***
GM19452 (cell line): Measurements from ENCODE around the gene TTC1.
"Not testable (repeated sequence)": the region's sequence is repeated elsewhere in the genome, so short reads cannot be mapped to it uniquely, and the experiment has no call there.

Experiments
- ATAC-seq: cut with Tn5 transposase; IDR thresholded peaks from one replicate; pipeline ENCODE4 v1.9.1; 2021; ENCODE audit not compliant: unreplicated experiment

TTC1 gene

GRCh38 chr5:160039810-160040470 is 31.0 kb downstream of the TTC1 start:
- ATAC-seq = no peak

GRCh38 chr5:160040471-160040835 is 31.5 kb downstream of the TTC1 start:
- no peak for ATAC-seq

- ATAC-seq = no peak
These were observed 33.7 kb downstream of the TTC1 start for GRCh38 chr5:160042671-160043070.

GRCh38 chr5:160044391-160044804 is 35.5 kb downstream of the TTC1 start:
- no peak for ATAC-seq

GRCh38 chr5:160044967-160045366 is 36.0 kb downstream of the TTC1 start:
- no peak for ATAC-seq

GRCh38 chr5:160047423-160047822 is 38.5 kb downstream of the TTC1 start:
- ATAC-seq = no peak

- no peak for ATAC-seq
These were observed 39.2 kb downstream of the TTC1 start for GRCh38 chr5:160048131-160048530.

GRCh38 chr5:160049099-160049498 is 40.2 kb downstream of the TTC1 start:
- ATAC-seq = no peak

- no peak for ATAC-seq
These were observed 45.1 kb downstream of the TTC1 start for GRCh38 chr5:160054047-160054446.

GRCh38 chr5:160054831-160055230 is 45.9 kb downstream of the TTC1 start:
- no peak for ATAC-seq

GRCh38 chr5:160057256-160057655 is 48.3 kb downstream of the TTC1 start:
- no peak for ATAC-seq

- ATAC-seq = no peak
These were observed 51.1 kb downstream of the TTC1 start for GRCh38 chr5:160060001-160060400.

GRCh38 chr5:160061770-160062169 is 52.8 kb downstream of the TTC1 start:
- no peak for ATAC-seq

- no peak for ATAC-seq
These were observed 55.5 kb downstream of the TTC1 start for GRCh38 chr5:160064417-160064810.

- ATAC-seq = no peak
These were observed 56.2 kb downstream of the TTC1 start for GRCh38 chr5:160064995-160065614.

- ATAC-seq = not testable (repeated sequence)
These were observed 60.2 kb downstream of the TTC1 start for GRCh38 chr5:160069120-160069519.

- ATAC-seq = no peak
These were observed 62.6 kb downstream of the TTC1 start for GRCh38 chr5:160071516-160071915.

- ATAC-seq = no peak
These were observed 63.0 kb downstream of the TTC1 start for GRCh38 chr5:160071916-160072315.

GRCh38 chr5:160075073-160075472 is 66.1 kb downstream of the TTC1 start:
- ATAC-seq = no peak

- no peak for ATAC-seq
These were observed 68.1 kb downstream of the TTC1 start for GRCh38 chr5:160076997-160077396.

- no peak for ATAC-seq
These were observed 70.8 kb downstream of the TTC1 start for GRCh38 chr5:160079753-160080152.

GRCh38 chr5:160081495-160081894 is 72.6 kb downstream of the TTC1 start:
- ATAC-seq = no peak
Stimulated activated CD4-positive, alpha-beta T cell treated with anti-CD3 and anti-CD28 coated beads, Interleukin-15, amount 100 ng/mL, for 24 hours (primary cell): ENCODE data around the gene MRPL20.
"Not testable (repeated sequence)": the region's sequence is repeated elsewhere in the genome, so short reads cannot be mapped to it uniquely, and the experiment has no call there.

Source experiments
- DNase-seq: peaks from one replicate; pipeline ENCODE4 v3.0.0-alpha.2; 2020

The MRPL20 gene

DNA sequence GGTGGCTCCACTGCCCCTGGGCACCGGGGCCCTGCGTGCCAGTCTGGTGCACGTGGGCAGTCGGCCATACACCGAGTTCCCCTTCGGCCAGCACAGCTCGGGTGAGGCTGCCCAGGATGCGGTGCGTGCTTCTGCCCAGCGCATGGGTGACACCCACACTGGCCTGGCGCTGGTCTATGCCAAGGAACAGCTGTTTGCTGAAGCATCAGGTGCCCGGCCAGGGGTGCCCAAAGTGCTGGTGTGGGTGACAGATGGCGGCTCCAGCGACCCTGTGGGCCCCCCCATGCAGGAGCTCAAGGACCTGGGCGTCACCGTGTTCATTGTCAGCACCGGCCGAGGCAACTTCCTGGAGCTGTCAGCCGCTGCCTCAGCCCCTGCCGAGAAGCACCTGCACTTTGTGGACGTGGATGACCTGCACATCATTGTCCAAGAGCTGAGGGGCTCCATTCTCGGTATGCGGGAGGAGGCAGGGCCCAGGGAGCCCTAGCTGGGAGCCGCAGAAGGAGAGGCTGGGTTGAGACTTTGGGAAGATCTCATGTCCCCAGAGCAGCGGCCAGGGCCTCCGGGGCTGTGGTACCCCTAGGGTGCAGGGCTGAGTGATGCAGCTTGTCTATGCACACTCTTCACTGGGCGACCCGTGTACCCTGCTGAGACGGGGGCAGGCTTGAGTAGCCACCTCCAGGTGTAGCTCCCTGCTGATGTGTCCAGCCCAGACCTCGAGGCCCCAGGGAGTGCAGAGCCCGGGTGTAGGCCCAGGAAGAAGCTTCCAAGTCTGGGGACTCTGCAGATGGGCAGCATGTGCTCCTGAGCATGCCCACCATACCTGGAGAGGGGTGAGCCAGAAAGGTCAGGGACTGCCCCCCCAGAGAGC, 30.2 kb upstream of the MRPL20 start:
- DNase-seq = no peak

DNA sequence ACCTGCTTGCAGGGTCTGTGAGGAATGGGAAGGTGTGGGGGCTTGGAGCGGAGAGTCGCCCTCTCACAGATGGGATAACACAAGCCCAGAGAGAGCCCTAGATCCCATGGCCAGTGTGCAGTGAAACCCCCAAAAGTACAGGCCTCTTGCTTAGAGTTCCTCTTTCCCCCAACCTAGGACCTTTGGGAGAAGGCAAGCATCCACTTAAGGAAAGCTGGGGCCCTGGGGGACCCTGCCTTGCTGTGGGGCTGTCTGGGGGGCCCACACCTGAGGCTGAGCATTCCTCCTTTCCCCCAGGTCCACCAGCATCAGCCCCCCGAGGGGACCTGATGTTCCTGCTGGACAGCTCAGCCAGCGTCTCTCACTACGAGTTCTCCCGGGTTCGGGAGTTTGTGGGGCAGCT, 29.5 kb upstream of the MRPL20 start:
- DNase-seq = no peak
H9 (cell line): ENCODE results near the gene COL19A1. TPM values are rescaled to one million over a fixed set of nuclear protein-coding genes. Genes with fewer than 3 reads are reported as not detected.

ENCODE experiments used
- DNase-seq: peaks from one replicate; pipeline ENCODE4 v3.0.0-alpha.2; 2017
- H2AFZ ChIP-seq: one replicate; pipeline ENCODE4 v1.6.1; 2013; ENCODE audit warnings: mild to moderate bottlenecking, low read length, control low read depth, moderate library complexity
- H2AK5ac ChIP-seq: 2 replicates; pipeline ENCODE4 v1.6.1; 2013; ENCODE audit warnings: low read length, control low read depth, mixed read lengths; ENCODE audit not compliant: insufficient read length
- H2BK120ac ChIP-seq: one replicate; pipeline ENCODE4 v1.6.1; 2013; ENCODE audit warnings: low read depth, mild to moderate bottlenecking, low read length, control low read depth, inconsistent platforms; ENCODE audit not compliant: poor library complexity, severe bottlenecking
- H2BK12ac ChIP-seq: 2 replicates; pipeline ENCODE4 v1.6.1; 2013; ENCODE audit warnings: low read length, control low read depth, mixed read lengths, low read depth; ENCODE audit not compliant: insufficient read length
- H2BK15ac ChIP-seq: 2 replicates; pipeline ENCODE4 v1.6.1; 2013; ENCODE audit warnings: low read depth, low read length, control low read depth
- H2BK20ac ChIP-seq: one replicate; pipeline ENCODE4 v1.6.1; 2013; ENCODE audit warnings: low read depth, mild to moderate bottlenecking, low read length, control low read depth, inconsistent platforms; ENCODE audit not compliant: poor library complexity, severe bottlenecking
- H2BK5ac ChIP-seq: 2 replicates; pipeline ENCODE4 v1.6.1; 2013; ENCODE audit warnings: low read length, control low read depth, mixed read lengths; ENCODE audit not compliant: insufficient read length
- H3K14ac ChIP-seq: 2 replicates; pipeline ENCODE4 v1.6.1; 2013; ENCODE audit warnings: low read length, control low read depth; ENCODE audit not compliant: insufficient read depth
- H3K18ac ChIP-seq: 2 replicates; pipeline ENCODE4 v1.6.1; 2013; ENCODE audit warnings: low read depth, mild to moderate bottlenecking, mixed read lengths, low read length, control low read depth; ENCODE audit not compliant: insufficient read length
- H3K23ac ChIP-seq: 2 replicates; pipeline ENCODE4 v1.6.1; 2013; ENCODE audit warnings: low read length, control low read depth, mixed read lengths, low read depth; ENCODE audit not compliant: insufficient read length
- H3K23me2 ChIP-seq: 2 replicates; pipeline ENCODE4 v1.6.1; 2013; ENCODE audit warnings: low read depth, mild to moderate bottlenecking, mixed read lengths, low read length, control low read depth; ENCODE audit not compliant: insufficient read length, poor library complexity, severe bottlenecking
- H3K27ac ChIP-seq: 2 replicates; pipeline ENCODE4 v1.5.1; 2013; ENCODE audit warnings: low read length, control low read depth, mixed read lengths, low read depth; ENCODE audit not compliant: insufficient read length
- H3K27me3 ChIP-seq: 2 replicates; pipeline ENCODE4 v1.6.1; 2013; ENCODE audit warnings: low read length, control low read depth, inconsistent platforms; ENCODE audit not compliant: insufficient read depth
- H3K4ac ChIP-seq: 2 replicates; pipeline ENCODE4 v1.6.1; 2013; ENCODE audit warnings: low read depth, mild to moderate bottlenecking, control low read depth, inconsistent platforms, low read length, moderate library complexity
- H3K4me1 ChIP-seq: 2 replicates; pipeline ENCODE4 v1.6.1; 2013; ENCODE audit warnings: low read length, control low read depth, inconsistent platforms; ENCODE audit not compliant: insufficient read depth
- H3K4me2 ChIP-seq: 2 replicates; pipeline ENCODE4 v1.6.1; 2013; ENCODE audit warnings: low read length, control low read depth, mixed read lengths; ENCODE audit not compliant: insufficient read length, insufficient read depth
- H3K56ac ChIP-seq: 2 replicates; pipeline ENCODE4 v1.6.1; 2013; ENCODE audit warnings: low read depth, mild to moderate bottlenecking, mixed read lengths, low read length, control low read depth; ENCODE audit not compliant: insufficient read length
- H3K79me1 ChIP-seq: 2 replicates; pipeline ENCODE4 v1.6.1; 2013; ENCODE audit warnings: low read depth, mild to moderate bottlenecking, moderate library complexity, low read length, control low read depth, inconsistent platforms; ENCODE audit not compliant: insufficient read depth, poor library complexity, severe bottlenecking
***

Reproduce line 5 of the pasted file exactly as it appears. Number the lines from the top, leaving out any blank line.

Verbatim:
TTC1 gene